On the prowl: Guarding the fierce felines of EARTH’s forests

Filed Under: EARTH News
Date: February 1st, 2021

On the prowl: Guarding the fierce felines of EARTH’s forests

  • For five years, EARTH University and Costa Rica’s Ministry of Environment and Energy have jointly conducted ecological research using trail cameras.
  • Four species of feline live within the University’s forest reserves.
  • The jaguar is a vital member of this ecosystem because it helps manage the population size of prey species.

GUÁCIMO, COSTA RICA, Feb. #, 2021 — Within EARTH University’s 920-hectare forest reserves, wild inhabitants include coati, deer, agouti, coyote, black-eared opossum, and four felines: ocelot (Leopardus pardalis), jaguarundi (Puma yagouaroundi), cougar (Puma concolor), and jaguar (Panthera onca).

For the past five years, EARTH scientists and faculty have been leading ecological research in partnership with SINAC-MINAE, the conservation agency of Costa Rica’s Ministry of Environment and Energy. Motion-sensor cameras – installed throughout the University’s Escalera del Mono and El Tigre forest reserves – have been collecting a videographic record of all animal passersby.

Committed to big cats

Located in the humid tropics, EARTH’s Guácimo Campus constitutes an important biological corridor, connecting the Cordillera Central volcanic mountain range with the flatlands of Tortuguero. The large swaths of undisturbed virgin forest and the plentiful variety of prey found there make EARTH’s reserves an ideal habitat for jaguars and other big cats to feed, reproduce, and remain safe from poachers.

“Jaguars are an at-risk species, so hunting them – or any other wild species – is a crime under Wildlife Conservation Law No. 7317,” said José Joaquín Vargas Mora, head of wildlife at SINAC’s Tortuguero Conservation Area. “These cats are hunted for their hides and fangs or, many times, by farmers in retaliation for preying on livestock. To address that, SINAC and the nonprofit organization Panthera assembled a team of professionals who, via the 1192 telephone number, are ready to responsibly deal with any event of feline predation toward domestic animals.”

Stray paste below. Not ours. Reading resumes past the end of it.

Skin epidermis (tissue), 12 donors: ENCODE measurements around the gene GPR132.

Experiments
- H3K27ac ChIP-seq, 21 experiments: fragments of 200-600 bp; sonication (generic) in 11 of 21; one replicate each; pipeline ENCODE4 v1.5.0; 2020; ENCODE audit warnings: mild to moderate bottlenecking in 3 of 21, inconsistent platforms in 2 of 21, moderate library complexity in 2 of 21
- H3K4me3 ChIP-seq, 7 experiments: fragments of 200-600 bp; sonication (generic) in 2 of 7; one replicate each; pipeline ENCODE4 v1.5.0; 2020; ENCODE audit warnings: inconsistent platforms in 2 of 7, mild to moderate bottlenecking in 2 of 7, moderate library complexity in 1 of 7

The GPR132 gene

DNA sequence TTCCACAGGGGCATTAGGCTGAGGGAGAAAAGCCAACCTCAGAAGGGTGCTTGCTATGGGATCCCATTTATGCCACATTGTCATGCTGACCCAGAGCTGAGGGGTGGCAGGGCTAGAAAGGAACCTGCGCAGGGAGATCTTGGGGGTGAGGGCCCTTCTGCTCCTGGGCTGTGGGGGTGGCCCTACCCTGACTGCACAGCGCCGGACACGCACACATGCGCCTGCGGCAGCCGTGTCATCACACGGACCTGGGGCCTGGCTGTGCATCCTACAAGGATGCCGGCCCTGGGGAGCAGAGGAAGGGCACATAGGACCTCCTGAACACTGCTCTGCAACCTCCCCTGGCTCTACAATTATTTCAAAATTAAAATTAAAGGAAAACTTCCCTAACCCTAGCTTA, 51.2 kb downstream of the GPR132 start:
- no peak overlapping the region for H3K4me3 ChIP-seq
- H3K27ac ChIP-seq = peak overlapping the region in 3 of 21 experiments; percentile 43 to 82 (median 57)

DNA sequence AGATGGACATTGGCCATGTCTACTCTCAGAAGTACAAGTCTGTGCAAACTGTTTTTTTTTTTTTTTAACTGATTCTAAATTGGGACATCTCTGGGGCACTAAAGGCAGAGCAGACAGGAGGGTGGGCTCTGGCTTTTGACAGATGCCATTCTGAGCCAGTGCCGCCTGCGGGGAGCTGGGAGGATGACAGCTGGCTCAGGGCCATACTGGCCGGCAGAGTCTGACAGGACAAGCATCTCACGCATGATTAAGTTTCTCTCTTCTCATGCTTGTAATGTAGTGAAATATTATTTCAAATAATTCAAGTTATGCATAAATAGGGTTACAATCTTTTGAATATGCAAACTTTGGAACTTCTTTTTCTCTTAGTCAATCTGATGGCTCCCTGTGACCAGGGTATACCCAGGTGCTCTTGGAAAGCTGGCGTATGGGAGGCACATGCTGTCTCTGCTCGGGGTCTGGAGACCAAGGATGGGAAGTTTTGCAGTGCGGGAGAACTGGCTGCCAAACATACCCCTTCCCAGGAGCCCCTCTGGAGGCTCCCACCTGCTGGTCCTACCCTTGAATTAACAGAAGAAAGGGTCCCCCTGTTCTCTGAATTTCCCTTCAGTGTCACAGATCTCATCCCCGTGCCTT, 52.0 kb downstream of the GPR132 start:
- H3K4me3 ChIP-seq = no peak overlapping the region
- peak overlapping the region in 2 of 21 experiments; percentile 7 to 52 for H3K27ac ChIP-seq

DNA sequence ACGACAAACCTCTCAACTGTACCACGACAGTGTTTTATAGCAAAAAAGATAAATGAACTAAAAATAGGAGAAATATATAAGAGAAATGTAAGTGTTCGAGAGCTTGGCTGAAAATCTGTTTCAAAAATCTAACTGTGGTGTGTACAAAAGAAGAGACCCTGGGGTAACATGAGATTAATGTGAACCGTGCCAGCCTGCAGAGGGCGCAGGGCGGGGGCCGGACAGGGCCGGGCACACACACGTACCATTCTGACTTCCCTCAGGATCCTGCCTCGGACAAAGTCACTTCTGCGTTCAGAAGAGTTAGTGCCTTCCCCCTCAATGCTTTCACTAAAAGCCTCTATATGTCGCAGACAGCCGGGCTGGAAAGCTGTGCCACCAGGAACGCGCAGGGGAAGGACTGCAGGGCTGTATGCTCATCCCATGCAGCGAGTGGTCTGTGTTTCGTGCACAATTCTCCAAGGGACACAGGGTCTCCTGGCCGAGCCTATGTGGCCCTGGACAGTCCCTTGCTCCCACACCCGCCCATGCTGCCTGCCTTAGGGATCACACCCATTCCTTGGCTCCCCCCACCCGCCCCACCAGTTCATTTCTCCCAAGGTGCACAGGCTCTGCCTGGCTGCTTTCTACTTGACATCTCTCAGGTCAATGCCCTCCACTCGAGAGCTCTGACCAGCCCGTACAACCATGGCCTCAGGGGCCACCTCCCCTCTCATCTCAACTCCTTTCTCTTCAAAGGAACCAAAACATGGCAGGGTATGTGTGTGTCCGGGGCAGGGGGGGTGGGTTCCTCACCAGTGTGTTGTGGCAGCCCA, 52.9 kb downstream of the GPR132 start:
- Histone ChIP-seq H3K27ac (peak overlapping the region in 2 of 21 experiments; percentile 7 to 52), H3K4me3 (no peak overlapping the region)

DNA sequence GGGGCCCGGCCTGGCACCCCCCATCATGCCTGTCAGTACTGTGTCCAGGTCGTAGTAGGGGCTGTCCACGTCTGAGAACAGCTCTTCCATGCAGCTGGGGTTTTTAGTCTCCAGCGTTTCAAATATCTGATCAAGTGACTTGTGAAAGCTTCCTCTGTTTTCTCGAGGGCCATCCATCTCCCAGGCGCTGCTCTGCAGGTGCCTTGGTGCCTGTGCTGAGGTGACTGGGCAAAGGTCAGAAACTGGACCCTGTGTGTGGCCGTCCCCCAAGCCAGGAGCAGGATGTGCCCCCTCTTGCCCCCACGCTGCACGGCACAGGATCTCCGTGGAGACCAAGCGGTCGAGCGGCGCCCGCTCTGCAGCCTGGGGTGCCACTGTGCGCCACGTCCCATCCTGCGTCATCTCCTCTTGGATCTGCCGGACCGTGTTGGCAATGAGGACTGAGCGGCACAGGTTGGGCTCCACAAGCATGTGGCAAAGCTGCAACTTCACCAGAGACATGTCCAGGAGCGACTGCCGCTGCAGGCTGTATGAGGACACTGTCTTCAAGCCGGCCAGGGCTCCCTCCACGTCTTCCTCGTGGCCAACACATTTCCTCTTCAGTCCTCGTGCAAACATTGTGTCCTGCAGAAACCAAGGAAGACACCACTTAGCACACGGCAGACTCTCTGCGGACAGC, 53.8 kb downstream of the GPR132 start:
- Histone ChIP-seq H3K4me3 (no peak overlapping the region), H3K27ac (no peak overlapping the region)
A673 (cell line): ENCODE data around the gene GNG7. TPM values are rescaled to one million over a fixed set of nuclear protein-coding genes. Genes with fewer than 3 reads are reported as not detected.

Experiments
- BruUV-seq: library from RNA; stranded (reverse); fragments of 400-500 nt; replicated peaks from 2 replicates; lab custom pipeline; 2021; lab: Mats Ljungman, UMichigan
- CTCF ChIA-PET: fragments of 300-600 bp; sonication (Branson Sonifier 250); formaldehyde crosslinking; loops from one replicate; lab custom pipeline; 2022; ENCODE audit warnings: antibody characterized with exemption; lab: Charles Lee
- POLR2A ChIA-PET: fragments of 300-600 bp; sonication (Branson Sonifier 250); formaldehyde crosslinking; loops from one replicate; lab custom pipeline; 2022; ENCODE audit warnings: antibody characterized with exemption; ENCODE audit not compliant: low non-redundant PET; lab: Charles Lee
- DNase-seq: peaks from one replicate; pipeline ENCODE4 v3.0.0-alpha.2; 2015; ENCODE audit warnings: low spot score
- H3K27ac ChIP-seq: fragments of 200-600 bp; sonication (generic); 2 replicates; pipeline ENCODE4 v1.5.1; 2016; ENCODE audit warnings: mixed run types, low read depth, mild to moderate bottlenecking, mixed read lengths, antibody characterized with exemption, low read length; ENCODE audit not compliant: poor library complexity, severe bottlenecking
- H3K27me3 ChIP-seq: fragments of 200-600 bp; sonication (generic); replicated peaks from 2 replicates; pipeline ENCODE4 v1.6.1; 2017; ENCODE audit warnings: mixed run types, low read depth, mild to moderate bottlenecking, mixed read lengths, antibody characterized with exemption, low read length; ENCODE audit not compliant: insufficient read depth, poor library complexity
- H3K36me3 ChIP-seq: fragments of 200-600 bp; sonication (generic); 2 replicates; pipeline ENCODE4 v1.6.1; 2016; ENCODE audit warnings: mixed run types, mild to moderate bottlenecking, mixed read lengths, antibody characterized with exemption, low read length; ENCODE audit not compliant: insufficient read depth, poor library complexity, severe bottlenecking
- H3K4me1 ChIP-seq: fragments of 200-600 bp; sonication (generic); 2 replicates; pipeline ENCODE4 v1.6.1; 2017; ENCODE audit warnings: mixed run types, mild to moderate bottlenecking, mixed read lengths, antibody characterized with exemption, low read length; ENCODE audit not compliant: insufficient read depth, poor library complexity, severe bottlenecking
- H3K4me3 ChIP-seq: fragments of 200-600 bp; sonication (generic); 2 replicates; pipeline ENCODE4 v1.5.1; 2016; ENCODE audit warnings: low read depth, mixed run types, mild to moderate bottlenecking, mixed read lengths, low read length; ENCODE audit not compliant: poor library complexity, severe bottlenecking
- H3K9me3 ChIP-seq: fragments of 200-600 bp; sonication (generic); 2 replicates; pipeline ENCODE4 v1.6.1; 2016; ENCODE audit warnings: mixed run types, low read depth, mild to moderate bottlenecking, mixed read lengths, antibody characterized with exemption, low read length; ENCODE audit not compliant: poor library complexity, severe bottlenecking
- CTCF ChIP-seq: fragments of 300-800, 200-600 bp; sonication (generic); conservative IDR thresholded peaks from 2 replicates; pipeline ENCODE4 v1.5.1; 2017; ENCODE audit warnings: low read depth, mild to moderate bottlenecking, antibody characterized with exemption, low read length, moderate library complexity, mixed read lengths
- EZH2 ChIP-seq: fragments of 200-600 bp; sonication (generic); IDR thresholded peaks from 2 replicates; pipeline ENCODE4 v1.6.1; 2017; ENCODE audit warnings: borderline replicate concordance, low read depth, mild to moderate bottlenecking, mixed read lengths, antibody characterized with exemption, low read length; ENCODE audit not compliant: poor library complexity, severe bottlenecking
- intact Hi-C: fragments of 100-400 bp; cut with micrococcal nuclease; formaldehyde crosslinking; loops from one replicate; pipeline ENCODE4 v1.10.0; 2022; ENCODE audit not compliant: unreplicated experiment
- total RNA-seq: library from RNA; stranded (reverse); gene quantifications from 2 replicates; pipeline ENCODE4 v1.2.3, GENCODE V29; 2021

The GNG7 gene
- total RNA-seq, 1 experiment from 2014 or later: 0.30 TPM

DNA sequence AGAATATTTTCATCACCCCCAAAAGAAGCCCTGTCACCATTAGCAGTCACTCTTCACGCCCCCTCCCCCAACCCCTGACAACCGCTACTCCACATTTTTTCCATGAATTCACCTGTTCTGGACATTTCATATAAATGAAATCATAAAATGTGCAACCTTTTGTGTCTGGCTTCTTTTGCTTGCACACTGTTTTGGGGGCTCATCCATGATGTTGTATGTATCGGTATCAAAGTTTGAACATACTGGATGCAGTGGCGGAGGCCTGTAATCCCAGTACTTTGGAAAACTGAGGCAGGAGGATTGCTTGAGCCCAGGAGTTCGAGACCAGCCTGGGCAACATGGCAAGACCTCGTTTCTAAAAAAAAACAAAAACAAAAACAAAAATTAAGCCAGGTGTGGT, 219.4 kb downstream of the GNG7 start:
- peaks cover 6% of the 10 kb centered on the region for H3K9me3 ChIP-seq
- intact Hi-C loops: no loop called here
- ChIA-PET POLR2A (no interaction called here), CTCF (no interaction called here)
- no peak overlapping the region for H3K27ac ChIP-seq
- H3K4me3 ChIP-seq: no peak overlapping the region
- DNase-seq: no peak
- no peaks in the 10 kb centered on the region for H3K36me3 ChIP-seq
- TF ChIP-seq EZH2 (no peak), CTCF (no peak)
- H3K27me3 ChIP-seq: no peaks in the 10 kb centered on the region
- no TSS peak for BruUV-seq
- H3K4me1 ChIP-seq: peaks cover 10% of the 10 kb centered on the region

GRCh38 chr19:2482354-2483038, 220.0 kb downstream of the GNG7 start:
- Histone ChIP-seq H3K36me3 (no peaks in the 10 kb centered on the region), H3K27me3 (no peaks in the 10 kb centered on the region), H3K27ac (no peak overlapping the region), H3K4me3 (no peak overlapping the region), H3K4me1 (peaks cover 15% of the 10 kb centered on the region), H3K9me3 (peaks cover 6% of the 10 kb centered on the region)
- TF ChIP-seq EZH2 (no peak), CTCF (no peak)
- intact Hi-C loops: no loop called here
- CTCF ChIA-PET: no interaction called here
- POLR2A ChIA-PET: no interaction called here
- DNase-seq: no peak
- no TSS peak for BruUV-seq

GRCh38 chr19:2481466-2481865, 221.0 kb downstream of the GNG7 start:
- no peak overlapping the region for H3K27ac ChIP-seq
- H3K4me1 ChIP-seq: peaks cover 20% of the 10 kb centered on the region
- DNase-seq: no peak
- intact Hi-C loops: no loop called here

In November and December 2020, some of the trail camera footage went viral. The curious jaguar shown – an adult female, at least 2 years of age, according to the pattern of its spots – was born and raised within EARTH’s forests. Whenever she travels to the reserves’ periphery, it is possible she will see or hear human activity.

Respecting each other’s territory

“Because of our robust sustainability and conservation practices, wildlife sightings here are not uncommon,” said Arturo Condo, president of EARTH. “Despite being the world’s third-largest feline and found from northern Mexico all the way to Argentina, jaguars are known to avoid people. Their senses are much more developed than those of humans.”

EARTH follows a strict protocol for the protection of wildlife and the campus community. Teams of rangers patrol the area day and night to prevent poaching and other unethical activities. Additionally, all campus residents and visitors are educated about how to behave in the event of a feline sighting.

If ever you catch a glimpse of a wild jaguar, it is important to remain calm and never approach the animal, make sudden movements, or throw objects at it.

For more information about the abundant life within EARTH’s forests, click here.

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